Eversource Energy and the Northern Pass Transmission project have announced a large donation to support conservation projects in New Hampshire. The $3 million donated by Eversource will be given to local conservation projects through grants administered by the National Fish and Wildlife Foundation (NFWF).
“That’s a huge donation. It represents our largest New England corporate donation in the history of the National Fish and Wildlife Foundation,” said David O’Neil, vice president of NFWF.
The money will be spent over the span of three years, focused primarily on preserving young forests and cold-water streams.
The first two grants to receive support from the program were announced Thursday as well, each receiving $50,000 from the fund. One project, conducted by the Wildlife Management Institute, aims to restore 30 acres of New England cottontail rabbit habitat. The second, run by the Connecticut River Watershed Council, is a study on how to help brook trout overcome barriers to up-stream passage.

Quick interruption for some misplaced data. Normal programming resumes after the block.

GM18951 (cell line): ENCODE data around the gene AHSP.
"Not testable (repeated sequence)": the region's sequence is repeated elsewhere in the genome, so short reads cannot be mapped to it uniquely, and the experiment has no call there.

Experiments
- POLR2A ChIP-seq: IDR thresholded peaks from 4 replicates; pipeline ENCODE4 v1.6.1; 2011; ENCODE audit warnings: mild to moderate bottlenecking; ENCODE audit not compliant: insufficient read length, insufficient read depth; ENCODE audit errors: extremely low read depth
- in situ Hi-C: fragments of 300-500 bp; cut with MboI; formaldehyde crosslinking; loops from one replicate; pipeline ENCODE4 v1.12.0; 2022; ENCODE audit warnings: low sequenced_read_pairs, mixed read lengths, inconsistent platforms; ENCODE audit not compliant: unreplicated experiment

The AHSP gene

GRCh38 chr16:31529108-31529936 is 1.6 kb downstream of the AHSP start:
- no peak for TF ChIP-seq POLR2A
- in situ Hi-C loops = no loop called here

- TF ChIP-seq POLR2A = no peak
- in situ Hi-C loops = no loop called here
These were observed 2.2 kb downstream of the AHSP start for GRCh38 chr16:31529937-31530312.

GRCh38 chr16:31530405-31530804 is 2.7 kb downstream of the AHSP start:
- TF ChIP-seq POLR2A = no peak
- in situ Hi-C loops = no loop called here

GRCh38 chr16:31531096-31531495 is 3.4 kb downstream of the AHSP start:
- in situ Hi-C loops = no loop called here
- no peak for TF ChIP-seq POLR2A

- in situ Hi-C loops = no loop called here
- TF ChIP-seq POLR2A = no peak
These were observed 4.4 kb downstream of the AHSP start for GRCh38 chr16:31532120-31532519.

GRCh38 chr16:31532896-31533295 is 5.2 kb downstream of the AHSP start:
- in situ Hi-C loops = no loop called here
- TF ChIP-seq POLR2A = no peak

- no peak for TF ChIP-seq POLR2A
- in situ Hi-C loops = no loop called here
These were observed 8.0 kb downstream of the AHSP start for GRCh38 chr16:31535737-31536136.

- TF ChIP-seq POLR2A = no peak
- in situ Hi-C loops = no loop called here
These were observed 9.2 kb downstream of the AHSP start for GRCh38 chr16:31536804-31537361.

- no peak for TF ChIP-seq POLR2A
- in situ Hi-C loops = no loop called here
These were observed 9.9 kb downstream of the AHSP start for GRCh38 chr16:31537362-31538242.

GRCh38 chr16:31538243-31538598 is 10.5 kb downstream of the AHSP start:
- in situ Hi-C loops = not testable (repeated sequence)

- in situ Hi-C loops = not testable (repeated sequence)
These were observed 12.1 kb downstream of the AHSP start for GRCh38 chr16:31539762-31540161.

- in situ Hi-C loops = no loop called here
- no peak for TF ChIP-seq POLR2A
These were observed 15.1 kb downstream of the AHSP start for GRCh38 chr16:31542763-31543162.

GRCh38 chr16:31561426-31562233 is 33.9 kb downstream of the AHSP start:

David McHale, Executive Vice President at Eversource told assembled press and supporters that he wanted “to address why the Northern Pass project is committed to this investment.”
“We feel really, really strongly, that clean energy infrastructure, like Northern Pass, can co-exist – in fact has to coexist – with a natural and healthy environment,” he told the crowd.
Critics of Northern Pass were quick to dismiss the effort as a PR stunt ahead of the expected submission of the project’s application to the state later this year.
There are even some of the skeptics among the beneficiaries of the donation.
Paul Doscher is with Trout Unlimited, which plans on assisting the Connecticut River Watershed with its project. He says there’s a “degree of skepticism” within his organization when it comes to Northern Pass.
“We reserve the right to comment on Northern Pass, as it goes forward,” Doscher said, “We may have objections, we may have criticisms, and we may decide to oppose the project.”
Northern Pass spokeswoman Lauren Collins stressed at the event that they chose to work with NFWF in order to avoid any possible conflicts of interest.
“Northern Pass is not deciding who gets the money, Northern Pass is not deciding what grants get awarded, NFWF is. And they’re very well respected for the work that they do,” says Collins, “So we appreciate the neutrality of that process.”